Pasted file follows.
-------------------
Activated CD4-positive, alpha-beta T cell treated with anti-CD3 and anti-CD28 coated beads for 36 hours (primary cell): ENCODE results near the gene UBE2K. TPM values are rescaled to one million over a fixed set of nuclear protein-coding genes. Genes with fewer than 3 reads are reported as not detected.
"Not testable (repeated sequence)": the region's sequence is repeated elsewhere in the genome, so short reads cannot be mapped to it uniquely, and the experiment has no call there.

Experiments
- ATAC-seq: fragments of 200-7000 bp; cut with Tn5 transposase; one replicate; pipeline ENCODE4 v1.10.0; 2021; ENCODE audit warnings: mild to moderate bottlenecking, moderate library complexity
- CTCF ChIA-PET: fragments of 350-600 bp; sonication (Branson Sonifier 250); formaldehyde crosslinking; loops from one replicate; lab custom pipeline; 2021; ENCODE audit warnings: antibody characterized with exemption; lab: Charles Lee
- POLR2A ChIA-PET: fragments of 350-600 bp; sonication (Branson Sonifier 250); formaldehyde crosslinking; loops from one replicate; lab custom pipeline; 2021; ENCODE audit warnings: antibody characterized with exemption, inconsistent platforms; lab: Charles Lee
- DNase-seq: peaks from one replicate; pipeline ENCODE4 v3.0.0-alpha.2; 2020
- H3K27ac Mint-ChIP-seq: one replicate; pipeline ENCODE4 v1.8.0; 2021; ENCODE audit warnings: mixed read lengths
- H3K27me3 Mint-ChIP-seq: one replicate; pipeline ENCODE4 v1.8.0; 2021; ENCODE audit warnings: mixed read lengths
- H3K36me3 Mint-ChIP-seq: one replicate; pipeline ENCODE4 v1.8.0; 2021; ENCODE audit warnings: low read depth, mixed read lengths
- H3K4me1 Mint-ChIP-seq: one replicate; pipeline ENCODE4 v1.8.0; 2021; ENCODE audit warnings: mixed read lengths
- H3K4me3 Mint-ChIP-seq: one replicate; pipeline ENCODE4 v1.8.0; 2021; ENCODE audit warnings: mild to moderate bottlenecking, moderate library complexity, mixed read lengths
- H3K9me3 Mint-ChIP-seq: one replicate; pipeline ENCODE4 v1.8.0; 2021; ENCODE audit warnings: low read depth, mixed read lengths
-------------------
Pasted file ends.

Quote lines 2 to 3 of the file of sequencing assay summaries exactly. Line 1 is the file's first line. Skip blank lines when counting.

"Not testable (repeated sequence)": the region's sequence is repeated elsewhere in the genome, so short reads cannot be mapped to it uniquely, and the experiment has no call there.

Experiments